Archdiocese of Chicago sues Libertyville over rejected housing plan
The Archdiocese of Chicago is taking Libertyville to court, saying a $10 million offer for property it owns in the village vanished after officials rejected a proposed 148-home single family development there.
Since a zoning change to allow residential development was denied in March by the village board, the land's proposed buyer backed out and there have been no other takers, according to the suit filed June 19 in Lake County court.
Both sides say they want to resolve the matter, but what that might entail is to be determined.
"We're going to discuss acceptable alternatives for the property," said Mayor Terry Weppler. "I'm confident we'll be able to work with them and come up with an amicable solution."
Spokeswoman Anne Maselli said the archdiocese filed the suit to "preserve its development rights" for the property on the west side of Butterfield Road, east of Pine Meadow Golf Club.
"We are committed to working with the village to resolve the matter, but were compelled to file suit within the statutory time limit to preserve our development rights under the village's current comprehensive plan," she said.
The suit involves 39.5 of the 97 acres the archdiocese has owned in Libertyville since the 1920s. It asks the court to find the current zoning arbitrary and order the village to rezone and grant other approvals that would allow residential development.
A proposal by Roanoke Group LLC to build a subdivision called Oak Trails on the site mobilized neighbors who packed lengthy public meetings to oppose the plan.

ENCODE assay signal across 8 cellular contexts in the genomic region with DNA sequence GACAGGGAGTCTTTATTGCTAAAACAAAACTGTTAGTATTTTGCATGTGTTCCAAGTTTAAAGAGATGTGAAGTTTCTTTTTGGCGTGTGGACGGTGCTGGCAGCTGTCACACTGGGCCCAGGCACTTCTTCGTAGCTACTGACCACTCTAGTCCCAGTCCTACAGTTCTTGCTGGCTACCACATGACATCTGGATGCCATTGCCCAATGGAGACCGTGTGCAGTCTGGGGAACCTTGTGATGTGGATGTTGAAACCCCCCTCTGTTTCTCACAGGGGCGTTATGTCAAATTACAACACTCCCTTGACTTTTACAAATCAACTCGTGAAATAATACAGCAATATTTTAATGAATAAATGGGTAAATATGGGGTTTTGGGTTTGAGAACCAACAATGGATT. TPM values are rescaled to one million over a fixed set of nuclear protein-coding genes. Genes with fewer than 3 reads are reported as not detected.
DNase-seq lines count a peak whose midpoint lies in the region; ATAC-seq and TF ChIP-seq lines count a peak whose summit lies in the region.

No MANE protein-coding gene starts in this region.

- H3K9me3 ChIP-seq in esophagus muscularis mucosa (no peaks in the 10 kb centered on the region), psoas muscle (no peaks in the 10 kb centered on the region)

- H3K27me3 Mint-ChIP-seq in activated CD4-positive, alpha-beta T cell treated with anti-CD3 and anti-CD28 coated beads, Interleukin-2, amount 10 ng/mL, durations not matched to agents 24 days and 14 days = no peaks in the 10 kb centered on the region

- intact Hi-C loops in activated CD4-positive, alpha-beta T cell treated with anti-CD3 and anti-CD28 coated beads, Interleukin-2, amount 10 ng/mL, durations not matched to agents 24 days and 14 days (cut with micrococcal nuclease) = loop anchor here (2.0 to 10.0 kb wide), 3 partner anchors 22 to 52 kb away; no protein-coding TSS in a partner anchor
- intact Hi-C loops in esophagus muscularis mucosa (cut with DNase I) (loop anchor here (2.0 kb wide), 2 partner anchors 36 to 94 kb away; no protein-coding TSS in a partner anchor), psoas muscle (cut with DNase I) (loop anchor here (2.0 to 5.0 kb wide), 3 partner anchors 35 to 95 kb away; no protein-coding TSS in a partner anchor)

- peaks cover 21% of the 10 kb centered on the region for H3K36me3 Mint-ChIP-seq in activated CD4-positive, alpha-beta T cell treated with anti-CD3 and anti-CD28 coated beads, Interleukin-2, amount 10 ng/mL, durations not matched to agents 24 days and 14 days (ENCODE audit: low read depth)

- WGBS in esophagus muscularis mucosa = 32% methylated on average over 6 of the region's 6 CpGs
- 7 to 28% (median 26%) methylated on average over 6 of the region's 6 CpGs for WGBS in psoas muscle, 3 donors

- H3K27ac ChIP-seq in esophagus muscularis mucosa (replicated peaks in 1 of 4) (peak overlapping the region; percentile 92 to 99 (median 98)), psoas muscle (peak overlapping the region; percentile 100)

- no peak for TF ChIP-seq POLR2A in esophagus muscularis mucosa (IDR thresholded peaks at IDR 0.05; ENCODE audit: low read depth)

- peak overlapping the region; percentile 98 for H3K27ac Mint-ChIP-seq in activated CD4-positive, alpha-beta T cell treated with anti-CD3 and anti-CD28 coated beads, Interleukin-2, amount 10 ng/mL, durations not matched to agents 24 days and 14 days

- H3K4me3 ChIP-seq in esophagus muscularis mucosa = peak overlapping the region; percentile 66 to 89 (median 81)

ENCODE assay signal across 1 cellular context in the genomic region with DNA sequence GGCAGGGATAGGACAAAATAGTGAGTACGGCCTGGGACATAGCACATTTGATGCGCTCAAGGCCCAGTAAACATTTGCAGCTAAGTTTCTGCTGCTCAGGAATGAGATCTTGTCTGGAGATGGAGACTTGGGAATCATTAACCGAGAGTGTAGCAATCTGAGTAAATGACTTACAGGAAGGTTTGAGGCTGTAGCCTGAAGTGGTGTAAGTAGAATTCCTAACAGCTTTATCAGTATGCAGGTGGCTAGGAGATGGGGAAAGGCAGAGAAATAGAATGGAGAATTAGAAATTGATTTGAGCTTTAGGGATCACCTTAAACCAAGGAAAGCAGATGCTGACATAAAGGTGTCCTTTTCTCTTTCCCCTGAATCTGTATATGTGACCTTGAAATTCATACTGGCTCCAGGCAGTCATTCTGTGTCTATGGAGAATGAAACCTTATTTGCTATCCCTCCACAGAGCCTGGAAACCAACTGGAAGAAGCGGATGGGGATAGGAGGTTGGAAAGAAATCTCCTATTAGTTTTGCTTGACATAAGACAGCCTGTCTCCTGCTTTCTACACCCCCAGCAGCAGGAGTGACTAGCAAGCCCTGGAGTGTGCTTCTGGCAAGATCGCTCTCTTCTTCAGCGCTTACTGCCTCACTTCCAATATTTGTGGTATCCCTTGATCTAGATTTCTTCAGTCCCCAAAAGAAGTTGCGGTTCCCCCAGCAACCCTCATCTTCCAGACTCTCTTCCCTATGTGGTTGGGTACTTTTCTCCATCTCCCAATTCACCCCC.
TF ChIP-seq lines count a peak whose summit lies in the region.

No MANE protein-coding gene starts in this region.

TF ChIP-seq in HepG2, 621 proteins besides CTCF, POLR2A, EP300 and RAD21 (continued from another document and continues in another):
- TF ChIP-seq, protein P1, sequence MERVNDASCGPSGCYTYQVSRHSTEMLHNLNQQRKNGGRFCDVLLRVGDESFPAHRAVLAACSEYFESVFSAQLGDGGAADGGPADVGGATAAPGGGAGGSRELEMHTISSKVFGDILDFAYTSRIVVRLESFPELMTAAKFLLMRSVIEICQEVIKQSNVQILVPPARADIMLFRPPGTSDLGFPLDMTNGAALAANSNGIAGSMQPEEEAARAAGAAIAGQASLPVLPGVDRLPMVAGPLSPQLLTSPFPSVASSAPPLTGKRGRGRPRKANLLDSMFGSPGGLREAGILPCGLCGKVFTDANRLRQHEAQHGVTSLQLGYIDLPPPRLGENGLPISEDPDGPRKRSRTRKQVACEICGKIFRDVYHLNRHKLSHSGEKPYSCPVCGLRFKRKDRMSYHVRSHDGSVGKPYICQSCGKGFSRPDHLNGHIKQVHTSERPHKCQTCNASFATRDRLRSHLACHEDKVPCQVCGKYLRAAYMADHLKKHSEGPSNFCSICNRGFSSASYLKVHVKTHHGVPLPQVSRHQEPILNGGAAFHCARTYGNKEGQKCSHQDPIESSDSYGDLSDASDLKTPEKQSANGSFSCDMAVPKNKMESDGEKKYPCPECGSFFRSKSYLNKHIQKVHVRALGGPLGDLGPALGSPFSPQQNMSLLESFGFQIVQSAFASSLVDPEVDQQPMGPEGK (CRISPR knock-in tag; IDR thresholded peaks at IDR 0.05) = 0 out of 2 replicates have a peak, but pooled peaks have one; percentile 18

Reviews and discussions spanned 18 months before the village board on March 21 voted 6-0 against several measures Roanoke needed to proceed. Trustees at the time said they were not against development but thought the plan was too dense, presented safety and traffic concerns and underestimated the impact on schools, among other observations.
Such concerns were unfounded, according to the archdiocese's lawsuit.
The archdiocese argues the property's value has been "severely diminished" and the uses are limited because of its institutional building zoning classification, which does not permit homes.
In July 2014, Roanoke entered into a contract to purchase the property for "in excess of $10 million" subject to village approval of its project.
The archdiocese says village officials acknowledged the institutional zoning for the 33 northern acres was "inappropriate" and modified the comprehensive plan to allow for a mix of as many as 191 homes there -- more than proposed by Roanoke.
The comprehensive plan is a guideline, village officials have said, and specific action is needed to change zoning.
Along with other options, the archdiocese is considering annexing the property into Mundelein to consolidate it with the remainder of the Mundelein Seminary land, Maselli said.